Supercomputer will drive model to analyse effects of wildfire on world climate.
Climate modellers in Brazil are getting ready to unleash a silicon god.
Named Tupã, after a native South American god of thunder, a Cray XT6 supercomputer is gradually coming to life at Brazil's Centre for Weather Forecast and Climate Studies in Cachoeira Paulista, northeast of São Paulo. By late November, when the machine is expected to be fully operational, it will have a peak processing speed of more than 244 teraflops, ranking it among the top 25 most powerful computers in the world. So great is Tupã's thirst for electricity that it will only run at 20% capacity until a new power source comes online in February 2011.
Working with their counterparts at the Hadley Centre in Exeter, UK, Brazilian modellers will use Tupã to apply their expertise on the release of black carbon and other aerosols from Amazonian fires to the global climate-modelling arena. "We want to bring knowledge of the Amazon into our model, and that will then be an original contribution," says Paulo Nobre, a senior modeller with the National Institute for Space Research (INPE).
Brazilian science minister Sergio Rezende proposed the initiative three years ago, as a strategic investment intended to nurture a relatively small climate-modelling team and help bolster Brazilian climate science on the international stage. Tupã builds on several decades of effort to develop a weather- and climate-modelling capacity; in time, the supercomputer could help to earn Brazil a place in the small club of nations that contributes global climate-modelling expertise to the Intergovernmental Panel on Climate Change (IPCC). China has paved the way among developing countries, but Brazil would be the first country in the Southern Hemisphere, apart from Australia, to develop such a capacity.
But the overriding goal is to develop domestic modelling expertise that will help Brazilian scientists answer questions about national climate impacts and adaptations, says Henrique de Brito Cruz, scientific director of the São Paulo Research Foundation, which partnered with the federal Ministry of Science to fund the US$30-million project. "What we want is for them to be able to develop and perfect their own models so that they can focus on questions and regions that are especially relevant for Brazil," says Brito Cruz. "To study regional issues, you need a global model."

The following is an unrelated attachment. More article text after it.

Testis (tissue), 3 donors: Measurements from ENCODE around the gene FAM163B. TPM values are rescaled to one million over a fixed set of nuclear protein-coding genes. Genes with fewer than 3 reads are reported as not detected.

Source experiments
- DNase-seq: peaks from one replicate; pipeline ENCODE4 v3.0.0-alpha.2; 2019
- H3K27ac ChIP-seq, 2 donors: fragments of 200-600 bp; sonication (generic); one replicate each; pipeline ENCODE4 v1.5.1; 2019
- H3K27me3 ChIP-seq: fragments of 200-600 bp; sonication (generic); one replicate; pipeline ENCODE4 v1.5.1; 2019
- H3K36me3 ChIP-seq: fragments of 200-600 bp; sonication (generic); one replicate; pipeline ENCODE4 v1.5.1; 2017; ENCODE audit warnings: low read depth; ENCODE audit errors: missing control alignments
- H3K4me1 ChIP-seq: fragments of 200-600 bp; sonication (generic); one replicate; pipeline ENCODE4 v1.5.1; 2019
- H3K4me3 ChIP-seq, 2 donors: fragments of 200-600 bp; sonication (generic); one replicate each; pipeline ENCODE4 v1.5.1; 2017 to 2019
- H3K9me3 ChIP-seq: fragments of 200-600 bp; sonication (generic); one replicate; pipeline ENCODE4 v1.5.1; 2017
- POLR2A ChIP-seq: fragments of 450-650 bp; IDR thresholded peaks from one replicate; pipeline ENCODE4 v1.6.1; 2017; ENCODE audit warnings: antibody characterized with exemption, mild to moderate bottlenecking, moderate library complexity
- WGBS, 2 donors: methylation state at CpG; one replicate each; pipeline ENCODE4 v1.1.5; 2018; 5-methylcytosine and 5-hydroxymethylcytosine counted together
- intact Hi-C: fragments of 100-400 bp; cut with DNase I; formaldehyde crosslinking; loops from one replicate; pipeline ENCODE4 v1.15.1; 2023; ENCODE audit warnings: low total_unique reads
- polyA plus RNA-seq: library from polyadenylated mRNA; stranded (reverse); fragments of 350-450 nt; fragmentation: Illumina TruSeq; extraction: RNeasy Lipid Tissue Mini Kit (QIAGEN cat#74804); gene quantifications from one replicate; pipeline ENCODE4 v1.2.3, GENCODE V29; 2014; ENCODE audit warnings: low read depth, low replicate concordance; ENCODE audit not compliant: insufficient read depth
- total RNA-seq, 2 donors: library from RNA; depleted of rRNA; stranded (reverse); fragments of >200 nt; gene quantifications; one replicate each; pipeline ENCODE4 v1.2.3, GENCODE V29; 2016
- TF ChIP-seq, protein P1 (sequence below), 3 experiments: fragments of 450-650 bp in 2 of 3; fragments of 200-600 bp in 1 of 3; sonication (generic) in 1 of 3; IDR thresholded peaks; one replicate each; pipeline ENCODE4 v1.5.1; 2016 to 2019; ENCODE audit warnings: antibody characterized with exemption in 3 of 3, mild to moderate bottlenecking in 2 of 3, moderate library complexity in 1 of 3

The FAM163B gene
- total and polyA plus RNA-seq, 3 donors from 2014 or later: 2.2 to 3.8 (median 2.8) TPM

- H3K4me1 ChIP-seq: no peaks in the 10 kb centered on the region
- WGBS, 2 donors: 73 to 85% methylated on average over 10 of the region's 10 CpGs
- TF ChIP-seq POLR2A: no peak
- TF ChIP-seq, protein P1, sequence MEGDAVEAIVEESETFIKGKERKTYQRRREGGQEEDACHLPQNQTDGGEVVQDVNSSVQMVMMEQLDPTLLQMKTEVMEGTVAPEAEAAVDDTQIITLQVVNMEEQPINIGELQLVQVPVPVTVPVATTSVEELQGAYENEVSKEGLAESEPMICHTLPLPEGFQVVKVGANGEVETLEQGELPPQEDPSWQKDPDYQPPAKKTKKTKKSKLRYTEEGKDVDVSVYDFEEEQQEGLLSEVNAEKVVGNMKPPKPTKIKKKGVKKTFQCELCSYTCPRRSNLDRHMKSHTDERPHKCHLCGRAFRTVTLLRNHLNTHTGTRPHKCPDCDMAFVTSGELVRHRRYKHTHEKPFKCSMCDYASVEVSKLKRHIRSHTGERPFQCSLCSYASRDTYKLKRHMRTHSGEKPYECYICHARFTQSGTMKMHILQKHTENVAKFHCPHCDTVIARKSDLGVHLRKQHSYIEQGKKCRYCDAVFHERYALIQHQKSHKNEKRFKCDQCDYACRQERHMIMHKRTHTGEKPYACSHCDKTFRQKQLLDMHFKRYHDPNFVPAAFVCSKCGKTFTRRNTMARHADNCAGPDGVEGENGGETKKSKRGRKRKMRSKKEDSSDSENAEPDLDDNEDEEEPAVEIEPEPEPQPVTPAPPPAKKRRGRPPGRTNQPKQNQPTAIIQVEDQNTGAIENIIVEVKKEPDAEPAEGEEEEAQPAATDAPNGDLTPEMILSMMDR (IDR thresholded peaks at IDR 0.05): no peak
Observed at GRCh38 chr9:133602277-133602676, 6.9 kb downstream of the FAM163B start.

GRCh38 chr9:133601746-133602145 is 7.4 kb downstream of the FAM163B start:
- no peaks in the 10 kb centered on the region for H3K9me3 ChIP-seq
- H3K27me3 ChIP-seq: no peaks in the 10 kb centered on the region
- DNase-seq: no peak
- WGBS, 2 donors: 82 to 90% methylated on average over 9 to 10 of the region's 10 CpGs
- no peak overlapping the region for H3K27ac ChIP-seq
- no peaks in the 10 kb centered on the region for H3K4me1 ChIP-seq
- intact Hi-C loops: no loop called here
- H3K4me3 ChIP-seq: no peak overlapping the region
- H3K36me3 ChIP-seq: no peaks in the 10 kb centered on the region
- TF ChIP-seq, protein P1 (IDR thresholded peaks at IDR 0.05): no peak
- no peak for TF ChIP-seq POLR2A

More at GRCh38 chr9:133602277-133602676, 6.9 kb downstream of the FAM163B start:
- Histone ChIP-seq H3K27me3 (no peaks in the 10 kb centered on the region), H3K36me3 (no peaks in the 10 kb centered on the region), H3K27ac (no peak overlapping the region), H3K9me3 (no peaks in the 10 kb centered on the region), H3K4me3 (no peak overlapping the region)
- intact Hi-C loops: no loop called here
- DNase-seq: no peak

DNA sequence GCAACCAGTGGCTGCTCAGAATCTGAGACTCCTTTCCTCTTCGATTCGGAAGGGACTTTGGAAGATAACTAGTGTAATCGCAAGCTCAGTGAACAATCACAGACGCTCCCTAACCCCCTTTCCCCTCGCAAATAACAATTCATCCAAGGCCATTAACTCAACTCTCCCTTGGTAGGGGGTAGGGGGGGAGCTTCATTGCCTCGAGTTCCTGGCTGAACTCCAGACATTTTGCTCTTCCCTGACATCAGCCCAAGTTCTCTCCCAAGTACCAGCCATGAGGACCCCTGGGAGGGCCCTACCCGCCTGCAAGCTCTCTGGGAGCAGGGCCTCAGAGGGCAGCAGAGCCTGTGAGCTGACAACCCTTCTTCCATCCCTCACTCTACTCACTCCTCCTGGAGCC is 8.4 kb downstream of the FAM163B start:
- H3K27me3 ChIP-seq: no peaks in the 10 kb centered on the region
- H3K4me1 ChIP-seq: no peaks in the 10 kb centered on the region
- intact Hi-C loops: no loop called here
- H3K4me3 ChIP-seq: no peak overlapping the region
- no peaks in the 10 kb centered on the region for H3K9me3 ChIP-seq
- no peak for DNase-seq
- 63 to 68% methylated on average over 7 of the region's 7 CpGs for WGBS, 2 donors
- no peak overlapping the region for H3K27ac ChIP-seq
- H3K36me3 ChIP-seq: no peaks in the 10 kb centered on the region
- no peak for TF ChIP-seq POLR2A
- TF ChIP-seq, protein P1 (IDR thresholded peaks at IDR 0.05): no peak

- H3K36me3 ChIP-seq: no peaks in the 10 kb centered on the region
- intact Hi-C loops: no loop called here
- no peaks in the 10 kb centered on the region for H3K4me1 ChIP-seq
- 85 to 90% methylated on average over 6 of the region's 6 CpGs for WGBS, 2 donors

Rather than starting from scratch, the Brazilian approach has been to piggyback on the Hadley Centre's Global Environmental Model (HadGEM2_ES) while adding new features that reflect the complex interactions between the rainforest and the atmosphere above it. The resulting model could be the first to incorporate a detailed treatment of aerosol emissions from fire, enabling UK and Brazilian scientists to probe how the climate system responds to hot plumes carrying black carbon and other chemical compounds produced by fires in the Amazon and around the world.
"It is a tremendously exciting step forward," says Richard Betts, who heads climate-impact modelling at the Hadley Centre. The IPCC's fifth assessment includes a systematic analysis of various land-use scenarios that will allow scientists to explore the interactions between vegetation and climate, says Betts, and fire plays an important role.
Tupã will come online too late to participate fully in all the modelling scheduled for the IPCC's fifth assessment. Instead, says Nobre, the team will work with the Hadley Centre on century-scale climate simulations, while conducting regional modelling exercises that explore global warming's potential impacts throughout Brazil in more depth. Although hosted at the INPE, Tupã will serve as a national supercomputer. The INPE is setting up a committee to analyse research proposals and allocate computer time; researchers will use the machine to assess a broad array of weather and climate issues.
Of particular interest is the potential impact of climate change on the Amazon region. The Hadley Centre's simulations have found that a warming of surface waters in the northern equatorial Atlantic Ocean could shift precipitation northwards, resulting in a significant dieback of the rainforest later this century. That is consistent with a major Amazon drought in 2005 and a second one that is under way at present. Brazilian climate modellers have also begun collaborating with colleagues in South Africa and India and plan to host a new Earth system modelling workshop for scientists from all three countries next summer.
Francois Engelbrecht, an atmospheric modeller with South Africa's Council for Scientific and Industrial Research in Pretoria, says that Brazil's programme has helped inspire similar efforts to build up a global climate-modelling capacity in his country.
"It's a very good example of what can be achieved in a smaller but very focused modelling group," Engelbrecht says.